Wednesday, July 20, 2011


This is Twillingate, where each spring a procession of thousands of sparkling icebergs carved from the northern glaciers of Greenland make their annual pilgrimage down the Labrador Current to a narrow stretch of water known as Iceberg Alley.

   Here you can get close and personal to these 10,000 year old frosty mammoths.  Twillingate Island is one of a series of islands that were connected to each other and the mainland by causeways in the 1960’s.

  This isolation has helped preserve old words and speech patterns that have eroded elsewhere.   Here, a drung is still a lane.

               It takes almost two years for these icebergs to get here from Greenland.

In another week the annual Twillingate Folk Festival will begin.  This year they are having a special event as part of it.

                                            It is called a “House Haul”.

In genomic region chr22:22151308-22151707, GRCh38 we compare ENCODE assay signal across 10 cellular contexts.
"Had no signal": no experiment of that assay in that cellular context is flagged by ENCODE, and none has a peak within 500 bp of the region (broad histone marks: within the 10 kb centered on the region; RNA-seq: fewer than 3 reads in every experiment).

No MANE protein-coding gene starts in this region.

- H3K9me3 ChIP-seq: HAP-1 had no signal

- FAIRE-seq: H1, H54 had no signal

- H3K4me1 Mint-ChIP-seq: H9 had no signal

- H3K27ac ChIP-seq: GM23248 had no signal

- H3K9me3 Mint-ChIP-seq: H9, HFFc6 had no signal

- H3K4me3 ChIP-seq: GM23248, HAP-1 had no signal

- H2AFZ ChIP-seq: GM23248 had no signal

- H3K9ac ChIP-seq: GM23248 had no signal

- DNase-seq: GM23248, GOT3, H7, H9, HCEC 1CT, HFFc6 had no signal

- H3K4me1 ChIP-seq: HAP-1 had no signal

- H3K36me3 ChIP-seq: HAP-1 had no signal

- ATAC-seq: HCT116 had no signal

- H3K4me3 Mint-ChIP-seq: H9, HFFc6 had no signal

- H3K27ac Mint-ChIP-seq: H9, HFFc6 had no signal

Years ago houses were moved over the ice from one island to another and then hauled on land to a new location.

This old house was floated here from another island and will be hauled next to the town museum during the festival.

 It will be pulled on a rope over a hill to it’s new site by anyone who wants to help.

  It’s similar to a tug-O-war with a house on one end. Everyone repeats a chant and when they get to the word “Haul” they all pull on the rope.

                                   We visited their very pretty church.

This is one of the oldest wooden churches still in existence in Newfoundland.

 And found a wonderful night spot in a little bay with wild flowers and a nice iceberg view.

                                                This seal came for a visit.

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